By now, you're probably familiar with the big issues—jobs, education reform, tax reform, campaign finance, the state budget, etc. But  many state lawmakers have filed bills that have nothing to do with those issues—and in some cases (but not all), that's a good thing. (A quick note: Freshman legislators cannot pre-file bills, which means you won't see any bills from them until the session begins.) Here's our unofficial handful of bills worth watching.

Driving crazy: Several bills propose additional penalties for various driving-related infractions. First, there's Senate Bill 17, filed by state Sen. Peter Wirth, D-Santa Fe, which would impose a $300 fine for texting while driving. (A similar bill by state Rep. James Smith, R-Bernalillo, would impose a $100 fine.) As of press time, state Sen. Richard Martinez, D-Los Alamos, had filed at least three driving bills, including one that imposes $25 fines for "improper display of registration plate" and "failure to notify of change of name or address." (Another bill, however, waives the fine if you show up in court with proof of correct registration.) State Rep. Tim Lewis, R-Sandoval, wants to increase penalties for drivers who don't take advantage of Santa Fe's $1 cabs (see page 12)—at least for repeat offenders. Lewis' HB 32 raises the mandatory imprisonment for a fourth DWI conviction from six to 18 months, and to 10 years for an eighth or higher DWI. Feeling overregulated? Sell that car and get a bike.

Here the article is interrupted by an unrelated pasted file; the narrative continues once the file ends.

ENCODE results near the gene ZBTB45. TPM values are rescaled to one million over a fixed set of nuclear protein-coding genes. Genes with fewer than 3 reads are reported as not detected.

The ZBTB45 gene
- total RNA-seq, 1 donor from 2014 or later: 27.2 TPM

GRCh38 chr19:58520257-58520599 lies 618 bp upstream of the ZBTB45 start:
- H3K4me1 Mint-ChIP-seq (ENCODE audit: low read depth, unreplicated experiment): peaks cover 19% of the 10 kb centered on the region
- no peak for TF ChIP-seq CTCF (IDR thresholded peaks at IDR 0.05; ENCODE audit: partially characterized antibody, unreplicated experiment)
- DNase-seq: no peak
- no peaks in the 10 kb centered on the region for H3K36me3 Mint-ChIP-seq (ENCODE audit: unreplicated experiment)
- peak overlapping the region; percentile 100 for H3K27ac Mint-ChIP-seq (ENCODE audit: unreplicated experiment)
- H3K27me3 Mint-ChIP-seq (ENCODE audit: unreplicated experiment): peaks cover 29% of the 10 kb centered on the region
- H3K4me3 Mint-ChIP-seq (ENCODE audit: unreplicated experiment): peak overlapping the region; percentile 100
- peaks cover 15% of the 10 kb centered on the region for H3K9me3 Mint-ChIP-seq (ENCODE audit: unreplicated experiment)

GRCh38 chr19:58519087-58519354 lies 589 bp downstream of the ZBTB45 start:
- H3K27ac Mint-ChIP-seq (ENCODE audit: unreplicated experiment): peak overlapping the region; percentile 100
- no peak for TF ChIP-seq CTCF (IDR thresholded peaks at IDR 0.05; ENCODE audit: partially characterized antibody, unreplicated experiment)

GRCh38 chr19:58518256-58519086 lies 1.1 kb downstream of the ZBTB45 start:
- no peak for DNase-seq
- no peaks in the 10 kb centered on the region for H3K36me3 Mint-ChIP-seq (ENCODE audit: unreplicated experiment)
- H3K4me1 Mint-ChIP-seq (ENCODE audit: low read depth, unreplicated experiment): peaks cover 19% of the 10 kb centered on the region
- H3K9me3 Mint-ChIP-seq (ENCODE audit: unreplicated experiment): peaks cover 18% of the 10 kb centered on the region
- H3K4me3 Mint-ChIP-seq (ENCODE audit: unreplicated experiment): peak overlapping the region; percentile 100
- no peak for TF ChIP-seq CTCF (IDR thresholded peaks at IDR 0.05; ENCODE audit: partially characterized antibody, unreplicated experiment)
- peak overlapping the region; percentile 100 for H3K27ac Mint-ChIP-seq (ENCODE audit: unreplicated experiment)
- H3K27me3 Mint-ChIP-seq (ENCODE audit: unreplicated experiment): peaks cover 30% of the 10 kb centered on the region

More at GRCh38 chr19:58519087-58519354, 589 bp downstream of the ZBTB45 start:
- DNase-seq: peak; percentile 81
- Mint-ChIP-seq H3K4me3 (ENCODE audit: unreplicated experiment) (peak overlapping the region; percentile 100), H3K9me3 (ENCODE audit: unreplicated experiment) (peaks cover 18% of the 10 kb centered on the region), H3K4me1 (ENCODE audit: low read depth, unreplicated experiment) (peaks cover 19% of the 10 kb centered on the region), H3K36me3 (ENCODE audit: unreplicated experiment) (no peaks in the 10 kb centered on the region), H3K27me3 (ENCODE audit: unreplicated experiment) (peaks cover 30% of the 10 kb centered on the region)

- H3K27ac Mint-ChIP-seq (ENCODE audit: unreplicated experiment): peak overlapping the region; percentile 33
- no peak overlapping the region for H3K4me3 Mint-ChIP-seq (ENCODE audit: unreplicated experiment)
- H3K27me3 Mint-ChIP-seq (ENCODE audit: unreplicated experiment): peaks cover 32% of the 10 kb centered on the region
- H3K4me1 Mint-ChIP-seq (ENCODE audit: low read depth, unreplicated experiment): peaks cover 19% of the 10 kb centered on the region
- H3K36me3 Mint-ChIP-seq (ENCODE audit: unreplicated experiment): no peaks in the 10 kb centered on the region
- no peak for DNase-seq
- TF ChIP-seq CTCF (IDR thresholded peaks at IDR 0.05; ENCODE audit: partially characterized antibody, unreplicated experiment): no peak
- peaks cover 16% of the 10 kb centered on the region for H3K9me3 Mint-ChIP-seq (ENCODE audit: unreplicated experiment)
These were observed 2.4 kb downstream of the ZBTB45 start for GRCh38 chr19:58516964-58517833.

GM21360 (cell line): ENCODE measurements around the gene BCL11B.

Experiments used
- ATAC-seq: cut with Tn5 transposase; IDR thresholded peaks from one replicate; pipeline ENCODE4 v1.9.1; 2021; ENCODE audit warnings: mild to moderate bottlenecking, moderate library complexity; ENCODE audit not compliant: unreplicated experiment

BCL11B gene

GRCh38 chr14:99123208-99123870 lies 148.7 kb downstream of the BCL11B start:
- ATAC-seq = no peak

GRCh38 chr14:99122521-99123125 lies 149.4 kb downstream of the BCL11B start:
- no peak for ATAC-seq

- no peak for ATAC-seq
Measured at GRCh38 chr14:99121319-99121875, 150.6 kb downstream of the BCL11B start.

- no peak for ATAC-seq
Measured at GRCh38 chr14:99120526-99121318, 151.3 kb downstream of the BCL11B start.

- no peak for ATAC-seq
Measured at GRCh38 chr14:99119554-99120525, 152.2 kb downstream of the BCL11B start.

I (love) robot: Smith may be a Republican, but he believes in some spending—specifically, a $300,000 appropriation to fund statewide workshops for schoolkids to "design, build, program and test" robots, "culminating in an international robot competition." Um, YES.

And submarines: State Rep. Thomas Anderson, R-Bernalillo, wants $50,000 for the state's Department of Military Affairs "to educate the people of New Mexico about the mission of the nuclear-powered submarine USS New Mexico." Sure, we still need to furnish that new courthouse, but let's be honest: subs are pretty cool.

We don't need no stinkin' feds: State Rep. Dennis Roch, R-Curry, wants to send what amounts to a cease-and-desist order to the US government. Using the state sovereignty powers outlined in the US Constitution's 10th amendment, Roch's House Joint Resolution 1 seeks to limit the federal government's power and calls for "all compulsory federal legislation that directs states to comply…or requires states to pass legislation or lose federal funding be prohibited or repealed." In states such as South Carolina, the "Tenther" movement has become a last-ditch effort to sidestep Obamacare.

Hands off my Game of Thrones: State Sen. Steven Neville, R-San Juan, has a bill that would make stealing telecommunication cable "that directly results in an outage" a third-degree felony, or a second-degree felony if the damage costs the cable company more than $20,000 to repair. Better just to watch it through your neighbor's window.

Need more holidays? If the governor's proclamations declaring it Learn a Snow Sport Month (January), Western Music and Cowboy Poetry Days (Nov. 14-18), and Classroom Kindness Week (Nov. 12-16) aren't enough for you, rest assured that state lawmakers are doing their part to add to the pile. So far, they've filed bills creating Vietnam Veterans' Day, New Mexico Speech Language and Hearing Association Day, and Better Hearing and Speech Month.

How To Good band-aid of Big Passing Jobs